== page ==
Economists are more likely than most to emphasize the importance of decentralized decision-making and the way it allows dispersed knowledge to be fully utilized. But the argument doesn’t just apply to a high-level view of the economy as a whole. Decentralization isn’t just good economic policy – it’s also good business policy.

This thought crossed my mind when I came across an interesting Substack article by Ted Gioia on how the previously dying Barnes & Noble is now managing to grow at a time when seemingly invincible tech giants like Amazon and Facebook are in decline. He attributes this remarkable turnaround to a few key factors, including a new CEO who loves books and bookstores. But it takes more than a CEO who has his heart in the job, important though that may be. Shifting away from top-down decision-making and towards a bottom up, decentralized approach has been crucial.

(Full disclosure – during my college years, I also worked full-time at a Barnes & Noble. While I love books, I didn’t much care for my time working there. I’m just ill-suited for retail work.)

It’s worth noting that Gioia attributes part of the Barnes & Noble turnaround to a certain form of top-down decision making – specifically, deciding from the top that decisions shouldn’t be made from the top. As he puts it:

I’ve seen that firsthand so many times. I now have a rule of thumb: “There is no substitute for good decisions at the top—and no remedy for stupid ones.”

It’s really that simple. When the CEO makes foolish blunders, all the wisdom and hard work of everyone else in the company is insufficient to compensate.

This reflects an important line of thought also shared by the late Jeffrey Friedman and recently highlighted by David Henderson – when centralized decisions are mistaken, the mistake is imposed across the entire system. Bottom-up decisions could also be mistaken in any given instance, but they are also smaller in scope and not imposed system wide, allowing them to be weeded out through comparison and competition in a way that top-down decision making doesn’t allow.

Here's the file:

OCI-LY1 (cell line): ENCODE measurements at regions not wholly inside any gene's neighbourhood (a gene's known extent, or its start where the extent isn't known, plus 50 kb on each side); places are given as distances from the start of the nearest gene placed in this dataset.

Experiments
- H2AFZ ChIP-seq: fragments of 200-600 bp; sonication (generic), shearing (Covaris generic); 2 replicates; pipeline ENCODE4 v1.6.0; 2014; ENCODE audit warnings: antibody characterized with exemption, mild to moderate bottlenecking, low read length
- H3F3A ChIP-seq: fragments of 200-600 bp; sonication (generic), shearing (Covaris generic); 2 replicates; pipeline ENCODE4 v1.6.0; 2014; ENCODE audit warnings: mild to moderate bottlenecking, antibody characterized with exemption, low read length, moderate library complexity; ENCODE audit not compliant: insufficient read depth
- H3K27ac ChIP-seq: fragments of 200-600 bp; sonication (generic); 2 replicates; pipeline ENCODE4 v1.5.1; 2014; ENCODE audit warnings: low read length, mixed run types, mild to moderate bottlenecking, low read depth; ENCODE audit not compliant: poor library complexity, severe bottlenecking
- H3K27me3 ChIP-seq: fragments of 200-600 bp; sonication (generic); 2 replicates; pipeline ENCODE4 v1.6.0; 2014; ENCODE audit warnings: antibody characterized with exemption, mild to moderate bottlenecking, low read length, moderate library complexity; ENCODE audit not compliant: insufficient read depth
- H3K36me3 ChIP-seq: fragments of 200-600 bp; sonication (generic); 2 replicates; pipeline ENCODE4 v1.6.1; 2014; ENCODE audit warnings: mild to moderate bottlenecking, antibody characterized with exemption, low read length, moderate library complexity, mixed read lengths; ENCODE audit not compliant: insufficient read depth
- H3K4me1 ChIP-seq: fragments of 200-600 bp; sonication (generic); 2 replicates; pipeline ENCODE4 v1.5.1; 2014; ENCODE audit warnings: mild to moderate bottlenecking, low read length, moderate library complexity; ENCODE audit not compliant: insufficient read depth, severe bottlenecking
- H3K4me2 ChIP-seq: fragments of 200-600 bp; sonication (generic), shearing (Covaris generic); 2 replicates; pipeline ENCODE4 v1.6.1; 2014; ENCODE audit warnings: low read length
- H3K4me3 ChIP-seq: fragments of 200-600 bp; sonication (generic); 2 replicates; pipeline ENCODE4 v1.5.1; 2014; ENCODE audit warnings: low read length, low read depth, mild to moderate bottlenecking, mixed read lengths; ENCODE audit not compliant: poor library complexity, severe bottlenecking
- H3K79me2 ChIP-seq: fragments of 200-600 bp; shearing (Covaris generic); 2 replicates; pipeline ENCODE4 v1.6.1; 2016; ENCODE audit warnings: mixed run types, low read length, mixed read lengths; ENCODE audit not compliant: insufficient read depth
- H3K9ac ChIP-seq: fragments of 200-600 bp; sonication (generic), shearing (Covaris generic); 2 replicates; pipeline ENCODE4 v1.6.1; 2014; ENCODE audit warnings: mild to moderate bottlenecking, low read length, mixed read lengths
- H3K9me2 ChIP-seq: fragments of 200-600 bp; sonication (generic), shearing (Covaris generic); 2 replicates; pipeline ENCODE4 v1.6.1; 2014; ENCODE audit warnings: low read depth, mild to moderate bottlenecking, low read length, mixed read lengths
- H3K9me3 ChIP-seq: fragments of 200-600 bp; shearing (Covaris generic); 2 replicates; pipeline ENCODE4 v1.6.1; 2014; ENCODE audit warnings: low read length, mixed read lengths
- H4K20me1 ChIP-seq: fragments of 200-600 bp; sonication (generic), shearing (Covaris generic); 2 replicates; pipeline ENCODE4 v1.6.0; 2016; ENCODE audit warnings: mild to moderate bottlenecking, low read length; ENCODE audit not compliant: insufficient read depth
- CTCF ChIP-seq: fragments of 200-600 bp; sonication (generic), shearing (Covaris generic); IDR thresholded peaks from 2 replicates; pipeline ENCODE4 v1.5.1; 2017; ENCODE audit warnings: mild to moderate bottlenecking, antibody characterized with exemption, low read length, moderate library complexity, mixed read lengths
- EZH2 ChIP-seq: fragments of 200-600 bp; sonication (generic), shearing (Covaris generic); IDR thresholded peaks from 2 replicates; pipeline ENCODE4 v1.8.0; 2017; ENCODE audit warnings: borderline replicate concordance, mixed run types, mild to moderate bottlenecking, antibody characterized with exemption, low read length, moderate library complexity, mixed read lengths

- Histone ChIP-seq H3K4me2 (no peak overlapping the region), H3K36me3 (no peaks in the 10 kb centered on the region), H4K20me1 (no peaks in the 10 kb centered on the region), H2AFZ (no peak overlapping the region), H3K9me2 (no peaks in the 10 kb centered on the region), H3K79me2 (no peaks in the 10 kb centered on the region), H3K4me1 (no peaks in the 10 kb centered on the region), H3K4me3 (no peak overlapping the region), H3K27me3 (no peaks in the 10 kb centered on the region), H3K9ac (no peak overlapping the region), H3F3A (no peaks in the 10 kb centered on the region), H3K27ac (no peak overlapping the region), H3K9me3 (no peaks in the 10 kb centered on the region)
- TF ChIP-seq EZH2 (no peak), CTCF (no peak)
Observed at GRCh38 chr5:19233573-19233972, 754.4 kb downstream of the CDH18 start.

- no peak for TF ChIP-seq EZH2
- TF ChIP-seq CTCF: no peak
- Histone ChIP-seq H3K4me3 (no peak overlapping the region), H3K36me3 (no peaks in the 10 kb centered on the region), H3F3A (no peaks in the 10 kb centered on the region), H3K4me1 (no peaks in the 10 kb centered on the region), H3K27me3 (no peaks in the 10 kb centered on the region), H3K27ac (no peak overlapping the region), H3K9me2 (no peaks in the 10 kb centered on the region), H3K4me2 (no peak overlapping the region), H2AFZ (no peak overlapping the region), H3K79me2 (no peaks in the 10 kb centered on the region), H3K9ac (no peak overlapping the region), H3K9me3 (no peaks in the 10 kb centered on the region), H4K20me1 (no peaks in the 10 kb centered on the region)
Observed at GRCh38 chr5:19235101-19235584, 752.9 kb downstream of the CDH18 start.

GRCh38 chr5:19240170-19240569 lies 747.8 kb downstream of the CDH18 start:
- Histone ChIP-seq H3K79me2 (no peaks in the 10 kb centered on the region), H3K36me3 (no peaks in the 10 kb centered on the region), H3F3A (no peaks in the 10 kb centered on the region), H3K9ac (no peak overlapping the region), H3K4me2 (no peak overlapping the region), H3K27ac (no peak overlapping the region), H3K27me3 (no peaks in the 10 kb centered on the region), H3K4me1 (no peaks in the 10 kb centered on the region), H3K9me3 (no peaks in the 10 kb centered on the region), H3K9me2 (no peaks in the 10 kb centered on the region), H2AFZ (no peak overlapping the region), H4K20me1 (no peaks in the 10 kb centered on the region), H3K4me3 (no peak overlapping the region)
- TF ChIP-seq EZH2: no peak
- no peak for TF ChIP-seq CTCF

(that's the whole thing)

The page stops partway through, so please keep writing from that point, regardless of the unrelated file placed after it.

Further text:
The new CEO of Barnes & Noble, James Daunt, employed the same line of thinking he used during his time at Waterstones, a British book retailer. Previously, the decision about what books should be in stock at which stores was made in a top-down fashion, where publishers worked at “convincing a head buyer at headquarters” regarding inventory and display decisions. Daunt ended that practice. As Gioia puts it:

[Daunt] wanted to put the best books in the window. He wanted to display the most exciting books by the front door. Even more amazing, he let the people working in the stores make these decisions.

Leaving those decisions up to individual stores allowed local knowledge to work in favor of the company as a whole. What kind of books are in demand can vary a lot from local market to local market. Publishers and people sitting behind desks and headquarters simply are not well suited to discover this kind of information. But Gioia points out:

But Daunt used the pandemic as an opportunity to “weed out the rubbish” in the stores. He asked employees in the outlets to take every book off the shelf, and re-evaluate whether it should stay. Every section of the store needed to be refreshed and made appealing.

As this example makes clear, Daunt started giving more power to the stores. But publishers complained bitterly. They now had to make more sales calls, and convince local bookbuyers—and that’s hard work. Even worse, when a new book doesn’t live up to expectations, the local workers see this immediately. Books are expected to appeal to readers—and just convincing a head buyer at headquarters was no longer enough.

Of course, Barnes & Noble is not the only example of the importance of decentralized decision making in business. Occasionally, overly exuberant critics of the market process suggest that giant firms like Wal-Mart show that the economic calculation problem and the knowledge problem highlighted by Mises and Hayek can be overcome. Richard Fulmer has pointed out several flaws in this line of thinking already. But longtime listeners of the EconTalk podcast will also remember when Charles Platt talked with Russ Roberts about working at Wal-Mart.

Despite what the socialist writers at Jacobin imagine, Wal-Mart is far from an example of successful top-down central planning. It relies very heavily on decentralized decision making in its business structure, with decision-making authority dispersed throughout the system rather than being centrally directed. Companies sometimes forget this lesson – and they are the worse off for it. But Barnes & Noble is showing what can happens when old wisdom is rediscovered – to the benefit of themselves and book lovers as well.